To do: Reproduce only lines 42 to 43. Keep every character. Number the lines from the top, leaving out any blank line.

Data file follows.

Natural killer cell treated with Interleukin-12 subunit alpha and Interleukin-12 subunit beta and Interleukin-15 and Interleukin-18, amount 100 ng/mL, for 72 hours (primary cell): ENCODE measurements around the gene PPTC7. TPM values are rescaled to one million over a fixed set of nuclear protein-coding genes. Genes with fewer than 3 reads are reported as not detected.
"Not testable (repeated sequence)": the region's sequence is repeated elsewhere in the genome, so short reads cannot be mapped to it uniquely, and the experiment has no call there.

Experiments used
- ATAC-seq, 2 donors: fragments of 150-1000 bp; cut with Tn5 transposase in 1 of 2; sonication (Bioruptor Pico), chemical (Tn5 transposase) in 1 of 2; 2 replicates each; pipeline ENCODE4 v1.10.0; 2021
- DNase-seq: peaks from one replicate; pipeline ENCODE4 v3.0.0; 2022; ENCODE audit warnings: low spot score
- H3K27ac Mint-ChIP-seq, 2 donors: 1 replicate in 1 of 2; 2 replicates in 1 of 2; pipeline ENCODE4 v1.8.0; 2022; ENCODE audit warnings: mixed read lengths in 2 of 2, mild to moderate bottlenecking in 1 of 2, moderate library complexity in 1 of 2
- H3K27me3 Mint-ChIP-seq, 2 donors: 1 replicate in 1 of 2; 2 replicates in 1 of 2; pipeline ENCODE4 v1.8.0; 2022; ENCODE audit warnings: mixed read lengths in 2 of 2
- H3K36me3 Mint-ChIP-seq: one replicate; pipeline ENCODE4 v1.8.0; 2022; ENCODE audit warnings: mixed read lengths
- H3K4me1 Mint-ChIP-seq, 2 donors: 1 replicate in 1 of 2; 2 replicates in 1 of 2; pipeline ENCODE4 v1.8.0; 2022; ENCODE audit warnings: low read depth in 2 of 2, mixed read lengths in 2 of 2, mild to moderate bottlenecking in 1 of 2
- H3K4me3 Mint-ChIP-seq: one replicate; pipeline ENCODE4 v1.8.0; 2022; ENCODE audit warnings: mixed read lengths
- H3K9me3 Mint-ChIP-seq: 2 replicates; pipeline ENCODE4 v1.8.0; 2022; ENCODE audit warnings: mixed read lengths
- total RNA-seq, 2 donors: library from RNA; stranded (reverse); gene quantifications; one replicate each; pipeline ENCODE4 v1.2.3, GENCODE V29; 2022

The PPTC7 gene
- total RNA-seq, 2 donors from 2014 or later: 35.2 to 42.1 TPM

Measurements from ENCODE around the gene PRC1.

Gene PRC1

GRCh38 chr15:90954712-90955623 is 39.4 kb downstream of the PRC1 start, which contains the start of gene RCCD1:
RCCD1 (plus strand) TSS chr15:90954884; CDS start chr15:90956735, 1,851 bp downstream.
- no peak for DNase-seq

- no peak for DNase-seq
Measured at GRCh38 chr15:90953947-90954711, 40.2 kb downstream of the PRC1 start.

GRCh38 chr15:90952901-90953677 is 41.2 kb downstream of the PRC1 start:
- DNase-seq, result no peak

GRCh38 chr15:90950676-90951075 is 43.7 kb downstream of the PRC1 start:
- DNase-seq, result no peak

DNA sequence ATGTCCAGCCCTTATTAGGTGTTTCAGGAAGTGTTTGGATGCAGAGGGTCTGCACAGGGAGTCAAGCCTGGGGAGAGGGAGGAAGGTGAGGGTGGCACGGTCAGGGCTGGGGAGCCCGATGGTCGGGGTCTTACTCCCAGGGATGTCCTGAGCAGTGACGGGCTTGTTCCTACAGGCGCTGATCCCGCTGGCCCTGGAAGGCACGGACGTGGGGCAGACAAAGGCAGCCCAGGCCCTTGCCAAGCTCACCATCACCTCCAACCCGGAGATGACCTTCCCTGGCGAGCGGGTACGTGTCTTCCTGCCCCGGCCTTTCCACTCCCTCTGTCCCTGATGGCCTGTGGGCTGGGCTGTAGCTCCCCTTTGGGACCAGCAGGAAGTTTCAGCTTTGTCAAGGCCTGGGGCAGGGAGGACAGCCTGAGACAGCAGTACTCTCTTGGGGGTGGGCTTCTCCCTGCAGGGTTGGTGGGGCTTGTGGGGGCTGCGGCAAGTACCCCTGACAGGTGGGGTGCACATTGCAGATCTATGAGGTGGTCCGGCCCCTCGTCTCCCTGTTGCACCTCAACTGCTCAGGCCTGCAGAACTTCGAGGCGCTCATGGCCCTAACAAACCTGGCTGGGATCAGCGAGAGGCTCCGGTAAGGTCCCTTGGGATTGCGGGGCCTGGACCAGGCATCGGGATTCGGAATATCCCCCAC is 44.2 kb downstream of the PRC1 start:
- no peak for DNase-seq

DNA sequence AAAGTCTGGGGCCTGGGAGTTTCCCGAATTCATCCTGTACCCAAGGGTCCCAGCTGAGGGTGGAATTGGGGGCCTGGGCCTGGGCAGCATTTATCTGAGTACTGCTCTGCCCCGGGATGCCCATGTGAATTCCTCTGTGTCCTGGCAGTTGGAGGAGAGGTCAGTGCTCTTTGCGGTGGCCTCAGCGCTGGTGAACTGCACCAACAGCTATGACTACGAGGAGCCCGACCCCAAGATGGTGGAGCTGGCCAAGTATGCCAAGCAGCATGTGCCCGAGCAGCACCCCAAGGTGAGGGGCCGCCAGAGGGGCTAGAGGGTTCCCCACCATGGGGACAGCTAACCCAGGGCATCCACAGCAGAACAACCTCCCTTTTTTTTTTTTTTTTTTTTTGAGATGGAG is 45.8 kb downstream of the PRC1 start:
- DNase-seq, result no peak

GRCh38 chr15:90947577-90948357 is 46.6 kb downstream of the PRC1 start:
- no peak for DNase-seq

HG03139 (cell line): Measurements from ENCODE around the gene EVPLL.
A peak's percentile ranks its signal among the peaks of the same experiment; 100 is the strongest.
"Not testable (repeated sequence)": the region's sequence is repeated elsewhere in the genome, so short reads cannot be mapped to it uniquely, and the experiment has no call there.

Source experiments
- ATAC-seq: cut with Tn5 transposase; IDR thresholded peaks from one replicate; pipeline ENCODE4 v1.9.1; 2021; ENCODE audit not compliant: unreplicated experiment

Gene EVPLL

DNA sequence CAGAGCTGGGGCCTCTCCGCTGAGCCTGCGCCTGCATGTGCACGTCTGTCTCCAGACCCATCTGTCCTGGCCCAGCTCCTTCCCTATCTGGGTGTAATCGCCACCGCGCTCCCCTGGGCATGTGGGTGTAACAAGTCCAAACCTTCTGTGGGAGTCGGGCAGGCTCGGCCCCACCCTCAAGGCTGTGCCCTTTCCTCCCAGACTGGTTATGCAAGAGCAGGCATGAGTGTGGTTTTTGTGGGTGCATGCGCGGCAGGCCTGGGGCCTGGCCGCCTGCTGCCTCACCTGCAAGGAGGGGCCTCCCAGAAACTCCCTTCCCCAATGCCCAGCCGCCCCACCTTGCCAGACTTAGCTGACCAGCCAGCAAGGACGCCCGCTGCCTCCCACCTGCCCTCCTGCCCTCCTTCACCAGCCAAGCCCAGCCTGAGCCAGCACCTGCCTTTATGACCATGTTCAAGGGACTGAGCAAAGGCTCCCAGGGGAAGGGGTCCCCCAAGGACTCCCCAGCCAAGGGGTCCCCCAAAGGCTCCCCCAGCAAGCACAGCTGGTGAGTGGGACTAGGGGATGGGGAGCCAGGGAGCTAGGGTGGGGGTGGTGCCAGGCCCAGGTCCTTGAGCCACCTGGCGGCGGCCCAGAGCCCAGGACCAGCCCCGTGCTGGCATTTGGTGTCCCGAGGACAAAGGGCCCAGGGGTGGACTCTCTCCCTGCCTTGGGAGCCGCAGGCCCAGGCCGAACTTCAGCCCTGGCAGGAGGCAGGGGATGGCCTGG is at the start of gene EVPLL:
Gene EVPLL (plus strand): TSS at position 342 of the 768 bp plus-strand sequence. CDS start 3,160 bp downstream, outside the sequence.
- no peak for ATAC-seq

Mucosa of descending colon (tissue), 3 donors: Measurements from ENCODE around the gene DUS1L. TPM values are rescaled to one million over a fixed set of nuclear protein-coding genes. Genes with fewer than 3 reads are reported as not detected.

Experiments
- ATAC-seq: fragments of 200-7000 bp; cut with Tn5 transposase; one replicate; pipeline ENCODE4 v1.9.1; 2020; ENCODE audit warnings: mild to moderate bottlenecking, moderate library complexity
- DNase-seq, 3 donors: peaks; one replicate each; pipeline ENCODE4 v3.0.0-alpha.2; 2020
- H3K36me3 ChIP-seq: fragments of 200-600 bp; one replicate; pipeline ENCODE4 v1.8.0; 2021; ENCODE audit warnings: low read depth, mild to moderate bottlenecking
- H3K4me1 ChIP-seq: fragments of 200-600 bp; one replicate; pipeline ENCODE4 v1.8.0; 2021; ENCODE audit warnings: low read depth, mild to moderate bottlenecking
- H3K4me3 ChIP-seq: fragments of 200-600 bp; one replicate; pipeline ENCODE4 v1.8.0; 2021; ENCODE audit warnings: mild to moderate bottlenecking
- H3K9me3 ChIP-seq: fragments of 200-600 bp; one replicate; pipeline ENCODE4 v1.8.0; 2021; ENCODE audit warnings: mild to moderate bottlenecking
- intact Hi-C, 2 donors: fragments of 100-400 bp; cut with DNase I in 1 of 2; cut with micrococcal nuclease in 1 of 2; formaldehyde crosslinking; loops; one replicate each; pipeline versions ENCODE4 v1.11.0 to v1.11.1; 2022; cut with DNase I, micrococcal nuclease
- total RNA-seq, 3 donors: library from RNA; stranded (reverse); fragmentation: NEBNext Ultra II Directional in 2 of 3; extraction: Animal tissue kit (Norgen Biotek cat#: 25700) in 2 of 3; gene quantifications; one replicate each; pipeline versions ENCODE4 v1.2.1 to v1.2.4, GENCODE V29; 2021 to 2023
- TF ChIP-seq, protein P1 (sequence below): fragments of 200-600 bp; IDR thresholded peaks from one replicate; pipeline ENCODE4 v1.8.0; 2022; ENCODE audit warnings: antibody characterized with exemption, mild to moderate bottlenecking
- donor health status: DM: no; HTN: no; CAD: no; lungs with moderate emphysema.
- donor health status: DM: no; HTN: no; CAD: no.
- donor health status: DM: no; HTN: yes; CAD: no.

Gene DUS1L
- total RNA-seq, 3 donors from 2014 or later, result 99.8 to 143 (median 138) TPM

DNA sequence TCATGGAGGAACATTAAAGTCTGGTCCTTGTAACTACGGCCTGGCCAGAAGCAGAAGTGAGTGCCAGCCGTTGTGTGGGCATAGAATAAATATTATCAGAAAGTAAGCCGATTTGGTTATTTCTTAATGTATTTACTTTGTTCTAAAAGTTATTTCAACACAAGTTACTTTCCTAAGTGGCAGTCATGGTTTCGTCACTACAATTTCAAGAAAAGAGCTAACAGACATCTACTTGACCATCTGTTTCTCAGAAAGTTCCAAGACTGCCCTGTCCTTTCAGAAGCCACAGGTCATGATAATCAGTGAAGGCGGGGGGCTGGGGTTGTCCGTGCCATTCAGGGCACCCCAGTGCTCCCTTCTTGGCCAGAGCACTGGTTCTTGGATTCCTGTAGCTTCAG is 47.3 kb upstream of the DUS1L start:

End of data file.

Experiments
- ATAC-seq: fragments of 200-7000 bp; cut with Tn5 transposase; one replicate; pipeline ENCODE4 v1.9.1; 2020; ENCODE audit warnings: mild to moderate bottlenecking, moderate library complexity